Wanted to post quickly about Sound Gaze for two reasons. First, I wanted to thank Doug for having me on this weekend. He’s a class act, and if you’re not a regular listener, I’d highly recommend tuning into WDCE on Saturdays or subscribing to the podcast and catching up throughout the week. (I can confirm that it’s an excellent running podcast.)
Second, I thought I’d offer a few corrections and clarifications from Saturday, because I clearly have the recall of an overwhelmed chipmunk:
- The new Head and the Heart album, Signs of Light, comes out on September 9.
- The new Hiss Golden Messenger album, Heart Like a Levee, comes out on October 7.
- I saw Xenia Rubinos open for Son Lux, not Son Little. In my defense, both shows happened at Strange Matter, and both were completely awesome.
- That My Morning Jacket album I mentioned (with the amazing deluxe vinyl version) is The Waterfall.
- Jump, Little Children did, in fact, form in North Carolina, though Wikipedia lists Charleston, South Carolina as their pre-breakup “adopted hometown.”
- Apologies for smacking my gums before talking. I don’t think I normally do that, which makes it extra weird that I’d repeatedly do it on the radio.
- Once again, I apologize for abusing the word “incredible,” though, if I were pressed, I’d probably defend any individual use of it.
I talked about having Carl Broemel’s album on hold at BK Music in part because I originally had “In The Dark” in my mix for Saturday but had to make some tough cuts, so I thought I’d share it below. I really, really like this Broemel album. I went straight to BK after the show to grab it and had it spinning just this morning. Well worth a listen, if you haven’t heard it.
Thanks again, Doug, and thanks to everyone who listened.
Carl Broemel — “In The Dark” [Spotify/iTunes]
Toddler YHT is clearly ready for the weekend — are you?
- CD Monday update: Mudcrutch was a hit. My daughter dug it. I dug it. A great time was had by all. There’s a great looseness to it — I’m not sure how long recording took, but it reminds me of the great, lightning-in-a-bottle spontaneity of that Shouting Matches album. Thanks so much to Marcus my coworker for loaning it to me!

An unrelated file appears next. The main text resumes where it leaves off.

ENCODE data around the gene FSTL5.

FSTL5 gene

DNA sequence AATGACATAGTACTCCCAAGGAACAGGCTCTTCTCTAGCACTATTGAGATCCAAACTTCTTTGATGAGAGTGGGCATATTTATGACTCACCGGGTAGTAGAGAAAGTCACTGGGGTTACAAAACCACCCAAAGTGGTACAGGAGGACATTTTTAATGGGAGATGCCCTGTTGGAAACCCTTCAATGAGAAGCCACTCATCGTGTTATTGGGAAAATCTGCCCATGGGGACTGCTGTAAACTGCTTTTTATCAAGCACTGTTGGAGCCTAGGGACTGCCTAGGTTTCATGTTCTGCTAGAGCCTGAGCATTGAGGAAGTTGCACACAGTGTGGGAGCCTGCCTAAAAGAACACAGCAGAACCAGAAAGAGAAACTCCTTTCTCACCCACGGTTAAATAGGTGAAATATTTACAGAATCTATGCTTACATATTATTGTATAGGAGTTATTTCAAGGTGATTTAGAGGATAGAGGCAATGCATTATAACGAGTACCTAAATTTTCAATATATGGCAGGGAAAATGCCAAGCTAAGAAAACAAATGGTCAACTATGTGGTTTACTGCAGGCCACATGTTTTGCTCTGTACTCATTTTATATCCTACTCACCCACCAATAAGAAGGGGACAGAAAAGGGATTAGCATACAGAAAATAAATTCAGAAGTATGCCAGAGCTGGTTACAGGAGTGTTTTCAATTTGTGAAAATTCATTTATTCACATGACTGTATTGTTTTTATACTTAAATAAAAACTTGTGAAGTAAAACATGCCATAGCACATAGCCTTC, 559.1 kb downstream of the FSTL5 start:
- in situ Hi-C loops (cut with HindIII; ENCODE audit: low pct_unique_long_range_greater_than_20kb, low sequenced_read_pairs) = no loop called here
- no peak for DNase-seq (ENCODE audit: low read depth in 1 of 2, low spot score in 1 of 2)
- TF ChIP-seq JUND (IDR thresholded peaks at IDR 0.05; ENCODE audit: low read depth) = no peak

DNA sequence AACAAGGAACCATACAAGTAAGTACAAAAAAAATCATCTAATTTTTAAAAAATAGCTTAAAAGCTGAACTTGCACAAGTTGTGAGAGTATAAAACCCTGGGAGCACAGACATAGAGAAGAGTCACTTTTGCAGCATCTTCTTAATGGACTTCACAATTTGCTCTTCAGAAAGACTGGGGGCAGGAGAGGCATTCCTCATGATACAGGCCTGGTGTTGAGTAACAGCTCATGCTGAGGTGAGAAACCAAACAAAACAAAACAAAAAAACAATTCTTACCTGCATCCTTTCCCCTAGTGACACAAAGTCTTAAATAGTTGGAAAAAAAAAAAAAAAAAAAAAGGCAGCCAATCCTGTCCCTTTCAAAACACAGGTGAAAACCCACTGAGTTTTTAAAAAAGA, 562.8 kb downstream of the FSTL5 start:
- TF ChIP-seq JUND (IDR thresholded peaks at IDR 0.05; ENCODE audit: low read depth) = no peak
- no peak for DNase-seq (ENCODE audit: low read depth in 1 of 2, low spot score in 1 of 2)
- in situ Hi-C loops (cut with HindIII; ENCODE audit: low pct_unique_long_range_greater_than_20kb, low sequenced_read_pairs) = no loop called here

- I saw Car Seat Headrest on Monday night in D.C. I have thoughts about it. While I try to get those thoughts organized and typed up, I recommend reading this Doug Nunnally-penned RVA Magazine interview with Will Toledo and listening to anything and everything of his you can get your hands and ears on.
- I could have met Bob Boilen on Monday night but got too nervous. So pissed at myself.
- New Debo Band album!
- This week’s is a must-see Friday Cheers. RVA Music Night. Natalie Prass. Sam Reed. Lady God. I’ve seen the first two, and am crazy about both, but this will be my first time seeing Lady God. Very much looking forward to it. We’re going to book it down to Brown’s Island after work, and by “we” I mean the whole family. Fingers crossed everyone gets in their respective car seats in a timely fashion. I’M LOOKING AT YOU, MRS. YHT.
- This is a two-show weekend, actually, because I have a ticket to go see Son Lux at Strange Matter tomorrow night. I was psyched to see that the opening act, Xenia Rubinos, has a new record streaming over at NPR. I’ve yet to hear the whole thing, but what I have heard is varied and intriguing and I’m hoping I can show up early for this one as well.
See y’all at Cheers. First round is on Toddler YHT! (JK she’s broke as a joke.)
It’s the little things.
Bones is one of those albums I’ve been falling for from the inside out — one memorable moment at a time. (I promise I wrote the first part of that last sentence without the album’s title in mind. Spooooooky.)
The one exception would be the big, bombastic “Change Is Everyting,” which I loved wholly and instantly when I saw Son Lux open for tUnE-yArDs at the National back in March. The rest of Bones has grabbed me one little piece at a time. Here are a few spots I thought y’all might have fun listening out for:
Got to see Son Lux open for tUnE-yArDs on Monday night. I’d consider it a new speed record for a band going from unfamiliar to beloved.